Developing specialist support
One of the outcomes of these information and communications technology (ICT) projects was that the British Government recognised that different groups of children needed different types of specialist support. The Deaf Children’s Communication Aids Project (DCCAP) was created by the British Association of Teachers of the Deaf (BATOD) and Deafax, and funded by the Government to run for five years. This project worked closely with schools for the deaf and hearing support units throughout the UK, testing and trialling new hardware and software and making sure that deaf children were given expert and dedicated technical support.
It became quite obvious once again that there needed to be an expansion of relevant resources, creating new software and training packages on a deaf-friendly visual theme. The memory capacity and processing power of the computer had so improved that using video footage of signing was possible. It became important that all materials needed to be visual with support from British Sign Language (BSL) and spoken English.
One of the best developments was testing and trialling the introduction of webcams and online video conferencing by different schools, so that they could share work locally, regionally, nationally and internationally and use these new technologies to empower themselves. Following this, came smaller types of mobile phones which were becoming mini computers, with the internet being shrunk down to fit onto smaller screens.
This revolutionary process was now allowing deaf children not only to phone someone with auditory support, but also to text, email and send video messages, as well as having live mobile video chats. However, it was necessary to ask what impact this was having on deaf children’s literacy and communication, as there was still a worry that a linguistic gap existed between deaf and hearing children. Over the years, research has indicated that 16-year-old deaf children have a reading/writing linguistic age of about nine years, which means that they are three to six years behind on the tests given to hearing children of the same age.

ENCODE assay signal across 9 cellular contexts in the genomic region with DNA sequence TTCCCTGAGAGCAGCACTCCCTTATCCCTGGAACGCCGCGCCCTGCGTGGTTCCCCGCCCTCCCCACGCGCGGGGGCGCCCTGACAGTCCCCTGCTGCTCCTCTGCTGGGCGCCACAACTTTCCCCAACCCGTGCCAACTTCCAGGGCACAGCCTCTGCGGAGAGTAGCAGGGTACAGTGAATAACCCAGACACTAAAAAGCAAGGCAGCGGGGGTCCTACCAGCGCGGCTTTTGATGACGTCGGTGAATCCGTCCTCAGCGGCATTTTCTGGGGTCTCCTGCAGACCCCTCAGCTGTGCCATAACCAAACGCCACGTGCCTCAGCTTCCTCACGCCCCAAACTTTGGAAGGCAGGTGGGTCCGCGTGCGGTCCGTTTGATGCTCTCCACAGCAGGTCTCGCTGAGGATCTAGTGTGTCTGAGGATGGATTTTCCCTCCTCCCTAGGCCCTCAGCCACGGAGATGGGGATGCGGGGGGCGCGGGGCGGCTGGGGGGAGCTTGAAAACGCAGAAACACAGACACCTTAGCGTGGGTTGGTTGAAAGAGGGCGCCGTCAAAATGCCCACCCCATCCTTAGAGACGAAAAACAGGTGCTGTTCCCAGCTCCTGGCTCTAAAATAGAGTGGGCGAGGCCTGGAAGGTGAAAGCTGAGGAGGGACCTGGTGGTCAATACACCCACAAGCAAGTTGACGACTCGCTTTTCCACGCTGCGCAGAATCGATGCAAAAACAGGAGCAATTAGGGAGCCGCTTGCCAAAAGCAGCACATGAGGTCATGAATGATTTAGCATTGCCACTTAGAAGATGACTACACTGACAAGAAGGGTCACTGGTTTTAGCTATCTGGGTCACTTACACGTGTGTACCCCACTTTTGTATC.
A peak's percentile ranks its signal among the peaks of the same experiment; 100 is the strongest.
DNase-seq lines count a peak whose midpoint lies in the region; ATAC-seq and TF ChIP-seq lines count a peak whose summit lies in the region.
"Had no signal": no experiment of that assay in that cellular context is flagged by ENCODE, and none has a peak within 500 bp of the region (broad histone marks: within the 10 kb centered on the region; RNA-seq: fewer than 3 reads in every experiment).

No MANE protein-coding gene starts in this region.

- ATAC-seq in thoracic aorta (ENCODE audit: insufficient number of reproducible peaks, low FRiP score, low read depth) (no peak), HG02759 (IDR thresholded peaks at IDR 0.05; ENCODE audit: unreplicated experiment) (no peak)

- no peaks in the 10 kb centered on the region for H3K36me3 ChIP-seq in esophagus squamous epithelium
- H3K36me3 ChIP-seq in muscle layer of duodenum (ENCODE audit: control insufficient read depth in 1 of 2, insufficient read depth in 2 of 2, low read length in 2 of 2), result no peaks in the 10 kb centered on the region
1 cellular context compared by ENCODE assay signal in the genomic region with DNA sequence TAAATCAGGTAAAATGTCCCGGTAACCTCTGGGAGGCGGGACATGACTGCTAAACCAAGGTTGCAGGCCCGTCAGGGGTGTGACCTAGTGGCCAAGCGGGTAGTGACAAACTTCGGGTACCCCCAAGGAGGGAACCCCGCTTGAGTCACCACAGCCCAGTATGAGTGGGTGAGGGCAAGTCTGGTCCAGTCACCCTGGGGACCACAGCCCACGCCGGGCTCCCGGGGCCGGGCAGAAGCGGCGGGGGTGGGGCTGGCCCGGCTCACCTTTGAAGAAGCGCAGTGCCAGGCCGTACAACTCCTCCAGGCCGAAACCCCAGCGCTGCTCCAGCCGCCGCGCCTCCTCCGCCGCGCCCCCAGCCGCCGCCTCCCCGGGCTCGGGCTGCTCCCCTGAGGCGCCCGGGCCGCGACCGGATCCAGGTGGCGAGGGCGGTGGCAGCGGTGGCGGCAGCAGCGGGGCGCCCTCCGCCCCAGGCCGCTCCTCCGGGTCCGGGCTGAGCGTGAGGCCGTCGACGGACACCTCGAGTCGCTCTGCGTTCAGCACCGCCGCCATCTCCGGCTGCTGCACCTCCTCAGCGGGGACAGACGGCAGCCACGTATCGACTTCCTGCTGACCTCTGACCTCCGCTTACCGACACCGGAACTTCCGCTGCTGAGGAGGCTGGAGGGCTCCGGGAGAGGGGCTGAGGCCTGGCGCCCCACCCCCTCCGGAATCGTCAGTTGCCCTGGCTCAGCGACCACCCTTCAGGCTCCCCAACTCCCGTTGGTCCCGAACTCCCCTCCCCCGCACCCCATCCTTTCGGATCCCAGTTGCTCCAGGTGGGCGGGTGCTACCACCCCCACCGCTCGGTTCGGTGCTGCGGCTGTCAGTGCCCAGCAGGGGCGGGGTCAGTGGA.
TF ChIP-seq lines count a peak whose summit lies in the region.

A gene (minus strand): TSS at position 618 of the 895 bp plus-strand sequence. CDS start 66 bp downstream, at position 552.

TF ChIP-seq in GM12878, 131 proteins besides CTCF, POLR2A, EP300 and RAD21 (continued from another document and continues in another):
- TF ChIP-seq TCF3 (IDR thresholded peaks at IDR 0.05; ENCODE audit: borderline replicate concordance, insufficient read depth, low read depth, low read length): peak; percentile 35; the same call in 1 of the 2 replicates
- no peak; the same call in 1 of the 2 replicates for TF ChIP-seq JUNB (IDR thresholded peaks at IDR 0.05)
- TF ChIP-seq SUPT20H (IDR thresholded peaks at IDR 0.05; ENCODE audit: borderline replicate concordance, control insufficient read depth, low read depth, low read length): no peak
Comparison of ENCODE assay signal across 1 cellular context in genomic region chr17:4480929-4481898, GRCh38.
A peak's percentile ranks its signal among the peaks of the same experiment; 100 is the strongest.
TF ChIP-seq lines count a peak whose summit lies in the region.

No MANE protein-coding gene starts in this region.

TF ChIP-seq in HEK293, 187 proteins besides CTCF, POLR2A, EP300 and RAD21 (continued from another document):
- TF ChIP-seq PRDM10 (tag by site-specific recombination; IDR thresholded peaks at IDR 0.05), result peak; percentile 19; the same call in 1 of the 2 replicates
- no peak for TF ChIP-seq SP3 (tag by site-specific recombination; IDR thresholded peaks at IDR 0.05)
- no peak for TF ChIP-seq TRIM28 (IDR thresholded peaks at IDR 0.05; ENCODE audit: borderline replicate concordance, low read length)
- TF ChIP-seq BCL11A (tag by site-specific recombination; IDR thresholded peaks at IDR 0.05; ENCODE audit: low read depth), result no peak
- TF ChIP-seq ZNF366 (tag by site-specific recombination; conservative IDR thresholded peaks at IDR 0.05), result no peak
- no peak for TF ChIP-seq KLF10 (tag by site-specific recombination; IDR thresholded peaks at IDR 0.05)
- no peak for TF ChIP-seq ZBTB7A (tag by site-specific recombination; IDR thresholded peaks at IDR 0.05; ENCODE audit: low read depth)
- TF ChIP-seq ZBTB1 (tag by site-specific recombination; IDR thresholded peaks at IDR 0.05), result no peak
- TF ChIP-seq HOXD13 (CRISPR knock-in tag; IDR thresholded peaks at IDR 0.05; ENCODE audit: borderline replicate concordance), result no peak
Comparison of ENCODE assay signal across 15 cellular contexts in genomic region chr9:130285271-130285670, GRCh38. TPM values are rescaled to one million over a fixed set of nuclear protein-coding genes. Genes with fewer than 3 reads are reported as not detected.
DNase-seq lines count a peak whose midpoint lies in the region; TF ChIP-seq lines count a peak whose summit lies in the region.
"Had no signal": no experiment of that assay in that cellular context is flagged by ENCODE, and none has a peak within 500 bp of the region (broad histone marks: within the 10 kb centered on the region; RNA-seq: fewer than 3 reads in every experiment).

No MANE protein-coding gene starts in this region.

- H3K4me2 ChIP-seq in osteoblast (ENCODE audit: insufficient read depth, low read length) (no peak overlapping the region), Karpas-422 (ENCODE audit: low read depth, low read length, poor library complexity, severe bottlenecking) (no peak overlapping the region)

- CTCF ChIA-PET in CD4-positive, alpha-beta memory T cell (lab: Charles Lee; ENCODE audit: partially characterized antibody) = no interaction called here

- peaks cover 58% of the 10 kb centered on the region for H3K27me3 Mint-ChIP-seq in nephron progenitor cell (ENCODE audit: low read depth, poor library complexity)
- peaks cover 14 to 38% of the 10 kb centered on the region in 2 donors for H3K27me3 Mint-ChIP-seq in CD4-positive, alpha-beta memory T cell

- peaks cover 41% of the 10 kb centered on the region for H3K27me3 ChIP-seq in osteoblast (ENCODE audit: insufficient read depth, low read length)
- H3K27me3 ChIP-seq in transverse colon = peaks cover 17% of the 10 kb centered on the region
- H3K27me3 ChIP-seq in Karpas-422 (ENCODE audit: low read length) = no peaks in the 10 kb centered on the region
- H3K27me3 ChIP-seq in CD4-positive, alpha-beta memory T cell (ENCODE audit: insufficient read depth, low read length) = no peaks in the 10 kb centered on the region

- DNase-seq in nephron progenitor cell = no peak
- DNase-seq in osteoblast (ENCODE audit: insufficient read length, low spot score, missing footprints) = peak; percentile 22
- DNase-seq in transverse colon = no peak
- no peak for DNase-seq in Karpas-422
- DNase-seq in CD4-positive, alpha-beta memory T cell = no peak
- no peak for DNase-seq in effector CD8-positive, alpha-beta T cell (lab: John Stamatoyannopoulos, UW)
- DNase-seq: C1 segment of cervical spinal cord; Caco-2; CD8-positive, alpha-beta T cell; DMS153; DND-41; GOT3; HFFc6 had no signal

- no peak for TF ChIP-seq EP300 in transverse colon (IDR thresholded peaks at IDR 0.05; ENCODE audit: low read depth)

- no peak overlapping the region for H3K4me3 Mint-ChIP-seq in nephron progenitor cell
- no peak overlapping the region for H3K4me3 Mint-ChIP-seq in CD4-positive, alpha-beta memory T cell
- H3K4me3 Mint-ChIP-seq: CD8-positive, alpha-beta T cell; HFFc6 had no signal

Looking to tomorrow…
It is, I feel, appropriate that this short introductory article on the changing technologies in deaf children’s education should conclude with a project which strengthens the way deaf children and young people, as well as children with SEN, are embracing the different forms of technology that are making a difference to their lives. Indeed, new levels of independence, liberty and freedom are now being exerted by deaf children through the use of technology such as tablets, laptops and smartphones.
The Deafax project, The significance of ICT for the reading, writing and communication skills of deaf people, undertaken from 2006 to 2009 by myself and some deaf and hearing colleagues, was funded by the Leverhulme Trust. I am aware, of course, that since the project concluded, considerable progress has been made in terms of ICT equipment. Indeed, technology truly waits for no-one and the available devices seem to be changing by the minute.
The project aimed to obtain data about the impact of ICT from controlled experiments, interviews and group discussions with deaf children and young adults about their experiences in learning to read, write and communicate, as well as from seminars on these and related issues with teachers of the deaf. Contexts were also explored, notably past and current research in the US and elsewhere. The project approach included the use of British Ability Scales (BAS) and the Neale Analysis of Reading Ability (NARA tests) at nine-month intervals as baseline measures of general cognitive ability, reading (decoding) and reading comprehension. Other tests explored the impact of specific technologies and online deaf-friendly materials. Staff and local administrators helped in a difficult time with the recruitment of schools to take part in the research. Questionnaires were completed by deaf pupils and teachers, and deaf teacher/researchers took part in some of the processes.